Imagine your body wasn’t able to control your muscles, and over time you experienced more weakness and a loss of strength. That’s what was happening to William Johnson, now a college sophomore living with a rare disease — called spinal muscular atrophy, or SMA. Three years ago, advances in science helped change the treatment options for people with SMA.
Heidi and Tripp Johnson, William’s parents, first started to notice differences between his development and their other two children shortly after he was born. At the check-up for his first birthday, a neurologist performed an exam and diagnosed William with Type 2 SMA. At the time, there were no treatment options available and doctors explained to the Johnsons that William likely wouldn’t live beyond his 10th birthday. The reality for the Johnson family would thankfully turn out to be very different.
“When we got the diagnosis, we were devastated. We knew that William’s life was going to be different, but as parents, we were going to do all we could to never let him feel like SMA defined him,” Heidi says.
SMA, is a debilitating disease that affects approximately 9,000 people in the U.S. In its most severe form, the symptoms start right after birth and can be life-threatening. There are other forms of SMA where symptoms start anywhere from childhood to adulthood and have different degrees of severity. While the specific type of SMA and the severity of motor function decline may vary among individuals, everyone with SMA experiences progressive muscle weakness.
Growing up, William coped with his disease and moved forward with his life, even though his mobility was limited. He relied on a power wheelchair to help him get around. Each birthday marked another year of achievement for the Johnson family, and while William celebrated his 10th birthday, the family also noticed that he was losing strength.
In December 2016, when the Johnsons heard the news that the first treatment for SMA, SPINRAZA® (nusinersen), had been approved to treat infants, children and adults with SMA, they were determined to start treatment as soon as possible.
Shortly after his high school graduation, William received his first dose of the therapy, with a goal to help maintain his motor functions. “It was the moment we had been dreaming of for a long time. The approval of SPINRAZA meant there was a treatment option for William,” Heidi shares. That fall, with the support of his family, William started college. There are students there who take shifts to help care for William, allowing him to live a college experience without his parents having to be onsite.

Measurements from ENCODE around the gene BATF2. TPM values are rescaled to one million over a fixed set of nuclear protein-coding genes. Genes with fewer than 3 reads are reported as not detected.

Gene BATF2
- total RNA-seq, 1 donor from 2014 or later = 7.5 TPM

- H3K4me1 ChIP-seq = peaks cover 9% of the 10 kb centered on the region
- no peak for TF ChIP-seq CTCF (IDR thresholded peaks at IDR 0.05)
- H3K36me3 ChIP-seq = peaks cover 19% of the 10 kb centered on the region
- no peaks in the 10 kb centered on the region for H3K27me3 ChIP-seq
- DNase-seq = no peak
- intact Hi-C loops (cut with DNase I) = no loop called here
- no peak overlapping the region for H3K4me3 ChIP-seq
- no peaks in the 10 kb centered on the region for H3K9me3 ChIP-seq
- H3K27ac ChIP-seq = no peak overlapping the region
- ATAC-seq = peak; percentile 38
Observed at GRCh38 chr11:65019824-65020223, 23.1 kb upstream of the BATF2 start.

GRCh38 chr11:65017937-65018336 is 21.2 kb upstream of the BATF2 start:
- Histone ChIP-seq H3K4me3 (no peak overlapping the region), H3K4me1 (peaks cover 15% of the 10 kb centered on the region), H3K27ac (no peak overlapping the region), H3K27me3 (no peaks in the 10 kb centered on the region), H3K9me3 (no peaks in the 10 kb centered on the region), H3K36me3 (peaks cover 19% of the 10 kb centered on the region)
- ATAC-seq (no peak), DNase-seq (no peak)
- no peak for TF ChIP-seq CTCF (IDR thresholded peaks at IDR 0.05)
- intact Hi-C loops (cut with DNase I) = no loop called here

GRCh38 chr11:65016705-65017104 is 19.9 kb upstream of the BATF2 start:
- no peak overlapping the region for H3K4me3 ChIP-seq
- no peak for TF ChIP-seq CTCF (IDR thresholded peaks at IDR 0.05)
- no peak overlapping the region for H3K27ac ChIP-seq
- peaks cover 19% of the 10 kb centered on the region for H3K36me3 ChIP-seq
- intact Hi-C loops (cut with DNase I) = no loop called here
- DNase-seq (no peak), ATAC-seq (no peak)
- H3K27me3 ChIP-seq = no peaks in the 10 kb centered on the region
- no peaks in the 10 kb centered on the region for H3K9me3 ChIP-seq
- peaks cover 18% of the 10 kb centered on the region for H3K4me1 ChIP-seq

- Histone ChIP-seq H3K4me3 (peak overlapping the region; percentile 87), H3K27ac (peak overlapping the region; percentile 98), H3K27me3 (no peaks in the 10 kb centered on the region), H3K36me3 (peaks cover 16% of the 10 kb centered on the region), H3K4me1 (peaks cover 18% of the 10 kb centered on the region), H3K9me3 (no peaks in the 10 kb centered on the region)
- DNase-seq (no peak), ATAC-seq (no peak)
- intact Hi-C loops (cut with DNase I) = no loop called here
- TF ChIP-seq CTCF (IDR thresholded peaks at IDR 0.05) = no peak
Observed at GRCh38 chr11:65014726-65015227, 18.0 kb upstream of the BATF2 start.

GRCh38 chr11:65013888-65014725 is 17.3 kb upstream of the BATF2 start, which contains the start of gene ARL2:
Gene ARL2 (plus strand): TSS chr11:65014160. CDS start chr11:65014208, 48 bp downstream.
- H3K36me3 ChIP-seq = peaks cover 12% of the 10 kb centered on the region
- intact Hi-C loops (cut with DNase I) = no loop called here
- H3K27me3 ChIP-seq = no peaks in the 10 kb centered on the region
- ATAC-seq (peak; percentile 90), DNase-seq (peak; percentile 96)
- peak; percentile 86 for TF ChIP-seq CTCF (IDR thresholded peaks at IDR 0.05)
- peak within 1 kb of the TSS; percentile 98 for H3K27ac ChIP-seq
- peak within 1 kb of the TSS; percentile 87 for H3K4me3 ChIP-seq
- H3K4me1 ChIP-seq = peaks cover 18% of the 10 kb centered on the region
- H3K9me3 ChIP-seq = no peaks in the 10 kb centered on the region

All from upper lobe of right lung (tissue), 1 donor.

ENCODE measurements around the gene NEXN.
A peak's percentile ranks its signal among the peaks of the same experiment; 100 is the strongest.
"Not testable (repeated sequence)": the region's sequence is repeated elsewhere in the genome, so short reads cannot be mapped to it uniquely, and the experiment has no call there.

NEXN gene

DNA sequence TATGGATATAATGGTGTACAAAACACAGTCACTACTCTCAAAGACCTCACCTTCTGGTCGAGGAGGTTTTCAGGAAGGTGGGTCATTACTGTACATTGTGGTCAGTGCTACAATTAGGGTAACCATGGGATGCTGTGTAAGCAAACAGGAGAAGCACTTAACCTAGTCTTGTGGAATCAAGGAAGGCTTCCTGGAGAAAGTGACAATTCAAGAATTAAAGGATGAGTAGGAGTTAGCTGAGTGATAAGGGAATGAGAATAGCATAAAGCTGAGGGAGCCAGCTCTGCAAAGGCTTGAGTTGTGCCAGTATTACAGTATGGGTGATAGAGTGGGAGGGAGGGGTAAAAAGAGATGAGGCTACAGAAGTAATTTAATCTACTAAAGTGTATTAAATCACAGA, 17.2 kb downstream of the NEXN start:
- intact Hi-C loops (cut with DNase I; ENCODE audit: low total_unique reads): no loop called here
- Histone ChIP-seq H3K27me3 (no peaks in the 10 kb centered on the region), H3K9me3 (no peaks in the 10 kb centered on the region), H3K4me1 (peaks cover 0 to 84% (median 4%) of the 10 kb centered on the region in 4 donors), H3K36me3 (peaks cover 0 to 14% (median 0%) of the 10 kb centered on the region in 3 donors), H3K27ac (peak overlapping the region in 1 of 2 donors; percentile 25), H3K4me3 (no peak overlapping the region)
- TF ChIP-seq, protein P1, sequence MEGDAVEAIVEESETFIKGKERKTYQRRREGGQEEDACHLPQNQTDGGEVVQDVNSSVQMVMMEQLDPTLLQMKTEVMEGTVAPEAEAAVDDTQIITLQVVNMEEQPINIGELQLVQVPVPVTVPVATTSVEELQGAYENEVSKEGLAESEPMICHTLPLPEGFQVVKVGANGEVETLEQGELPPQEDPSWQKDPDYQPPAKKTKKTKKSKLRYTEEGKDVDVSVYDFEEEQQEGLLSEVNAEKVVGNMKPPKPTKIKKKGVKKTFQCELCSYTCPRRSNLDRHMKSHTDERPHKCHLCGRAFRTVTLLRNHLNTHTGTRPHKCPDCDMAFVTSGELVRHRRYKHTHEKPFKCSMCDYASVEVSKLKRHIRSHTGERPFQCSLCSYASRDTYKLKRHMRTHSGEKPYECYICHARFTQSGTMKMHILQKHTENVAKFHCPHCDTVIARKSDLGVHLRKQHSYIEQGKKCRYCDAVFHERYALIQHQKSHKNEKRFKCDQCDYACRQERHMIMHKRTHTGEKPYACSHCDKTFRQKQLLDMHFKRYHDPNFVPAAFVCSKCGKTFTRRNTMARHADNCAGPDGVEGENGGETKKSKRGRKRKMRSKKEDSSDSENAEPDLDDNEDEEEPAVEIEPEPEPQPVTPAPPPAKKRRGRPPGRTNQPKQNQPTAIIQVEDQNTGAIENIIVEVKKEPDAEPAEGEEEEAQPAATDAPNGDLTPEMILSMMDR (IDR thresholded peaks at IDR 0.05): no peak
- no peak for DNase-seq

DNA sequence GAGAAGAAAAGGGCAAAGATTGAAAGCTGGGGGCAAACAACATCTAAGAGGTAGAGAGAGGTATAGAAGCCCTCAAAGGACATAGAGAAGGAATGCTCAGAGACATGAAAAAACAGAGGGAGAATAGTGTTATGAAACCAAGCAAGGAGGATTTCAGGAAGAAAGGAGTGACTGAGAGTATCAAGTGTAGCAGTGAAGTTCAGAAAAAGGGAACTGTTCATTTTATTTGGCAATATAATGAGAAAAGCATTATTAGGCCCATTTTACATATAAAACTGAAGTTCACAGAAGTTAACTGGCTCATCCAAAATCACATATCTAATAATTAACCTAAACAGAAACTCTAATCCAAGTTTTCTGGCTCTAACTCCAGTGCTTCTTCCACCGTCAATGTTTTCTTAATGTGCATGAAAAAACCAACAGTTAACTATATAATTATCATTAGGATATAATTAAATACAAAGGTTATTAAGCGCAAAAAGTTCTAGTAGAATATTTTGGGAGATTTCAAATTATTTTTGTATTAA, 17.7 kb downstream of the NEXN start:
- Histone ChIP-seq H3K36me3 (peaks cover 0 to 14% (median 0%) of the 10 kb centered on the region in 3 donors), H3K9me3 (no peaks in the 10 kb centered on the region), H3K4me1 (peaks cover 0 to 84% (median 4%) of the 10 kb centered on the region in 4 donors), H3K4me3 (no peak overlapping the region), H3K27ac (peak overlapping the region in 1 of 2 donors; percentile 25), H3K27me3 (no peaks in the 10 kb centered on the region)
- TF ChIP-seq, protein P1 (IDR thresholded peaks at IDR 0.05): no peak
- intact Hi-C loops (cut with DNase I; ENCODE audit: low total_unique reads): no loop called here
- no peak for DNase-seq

More than two years after starting treatment, William is continuing to receive SPINRAZA, which is administered intrathecally every four months, to help treat his SMA. He visits his doctor every few months to monitor his SMA and check for potential side effects of treatment with blood and urine tests. Common side effects include lower respiratory infection, fever, constipation, headache, vomiting, and back pain (see below for more information).
“Just the other day, when I noticed he opened the door by himself, I cried. Each little victory is a step forward,” Heidi shares.
As the youngest child in his family, William has always looked up to his siblings, noting, “I look at the things my siblings are doing and say ‘sure, why not, I can find my own way to do that.’”
William shares the family’s obsession with sports, a passion for competition and drive for success. At 11 years old, he was introduced to powerchair soccer and was immediately a natural. Now, in addition to playing power soccer, William is also a manager of multiple sports programs and his college soccer team. “He doesn’t let SMA get in the way of doing the things he loves and along the way, he inspires people of all ages to do the same,” Heidi adds.
William hopes to inspire other adults with SMA and encourage them not to feel defined or limited by their disease. “After 20 years, I’ve realized that, yes, SMA is a debilitating disease that affects everyone differently, but I feel like I have a very full life ahead of me. Given the advances in treatment, I think it is important for adults with SMA to speak with their physician to learn about treatment options like SPINRAZA and advocate for their care.”
SPINRAZA® (nusinersen) is a prescription medicine used to treat spinal muscular atrophy (SMA) in pediatric and adult patients.
IMPORTANT SAFETY INFORMATION
Increased risk of bleeding complications has been observed after administration of similar medicines. Your healthcare provider should perform blood tests before you start treatment with SPINRAZA and before each dose to monitor for signs of these risks. Seek medical attention if unexpected bleeding occurs.
Increased risk of kidney damage, including potentially fatal acute inflammation of the kidney, has been observed after administration of similar medicines. Your healthcare provider should perform urine testing before you start treatment with SPINRAZA and before each dose to monitor for signs of this risk.
The most common side effects of SPINRAZA include lower respiratory infection, fever, constipation, headache, vomiting, back pain, and post-lumbar puncture syndrome.
These are not all of the possible side effects of SPINRAZA. Call your healthcare provider for medical advice about side effects. You may report side effects to FDA at 1-800-FDA-1088.
Before taking SPINRAZA, tell your healthcare provider if you are pregnant or plan to become pregnant.
Please visit http://bit.ly/SpinrazaPI for the full Prescribing Information and to learn more.
This information is not intended to replace discussions with your healthcare provider.